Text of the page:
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Sleeping on the floor with Jesus

artist C. Michael Dudash
I live the Franciscan life by choice - after all, Dear Husband and I are in formation with a Franciscan order of sisters, they've been our spiritual advisors and  have been for many years. I've said here before I'm not a very good Franciscan, as I own far too many shoes, but Franciscan spirituality is in the marrow of my bones.

Youngest Son and I were talking yesterday about Franciscans, and I told him about how "hard-core" the Franciscan Friars of the Renewal are. I told my son that when I went to the March for Life a few years back, I walked most of the way with some of these Friars. They were barefoot. In January. In DC. And singing joyfully the entire way.

They sleep on the floor. No pillows, no mattress. They truly don't own anything. They are in service to the poor in the radical way St. Francis was. My son thought this was crazy, and it is. Crazy in that it's radical love for Christ, and that always looks crazy to our sin-steeped world.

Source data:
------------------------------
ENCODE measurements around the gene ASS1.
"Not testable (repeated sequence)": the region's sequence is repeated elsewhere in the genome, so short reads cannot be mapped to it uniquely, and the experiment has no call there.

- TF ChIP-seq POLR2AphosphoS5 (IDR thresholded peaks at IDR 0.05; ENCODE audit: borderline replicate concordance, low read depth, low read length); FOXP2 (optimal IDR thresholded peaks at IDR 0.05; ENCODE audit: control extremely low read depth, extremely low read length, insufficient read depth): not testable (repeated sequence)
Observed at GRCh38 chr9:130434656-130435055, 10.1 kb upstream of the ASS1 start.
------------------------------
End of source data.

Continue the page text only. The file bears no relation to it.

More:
Little did I know while having this conversation that the same night, I'd be right there on the floor with these friars.

I had to spend a few hours in the car yesterday, and I was also feeling particularly stressed. By the time I got home, my back (which has been a source of pain for months now) was in a knot. Nothing seemed to help. By the time I was ready to go to bed, I was crying. I could not get comfortable. I finally laid down on the floor and fell asleep. (Ok, I had a body pillow propped under my left side, so I was a bit more comfortable than the dear friars.)

Flannery O'Connor, one of the greatest Catholic writers, said this: "What people don't realize is how much religion costs. They think faith is a big electric blanket, when of course it is the cross. It is much harder to believe than not to believe."

Given our own choice, we'd pick the electric blanket, a soft down comforter, breakfast in bed and heated towels after our shower. That's not the life of Christ, however. Nope, we get the floor.

And why shouldn't we? That's where our Savior began his life: in the dirt and animal waste, turned away from even the most rudimentary comforts of an inn two thousand years ago. He told us in the Gospel that he had no where to lay His head.

It would be nice to be able to become holier, more Christ-like, without having to actually be like Him. But there are no shortcuts. If we have the audacity to ask Him to make us more and more like Him, then we need to be prepared to sleep on the floor. Even if we don't really want to.

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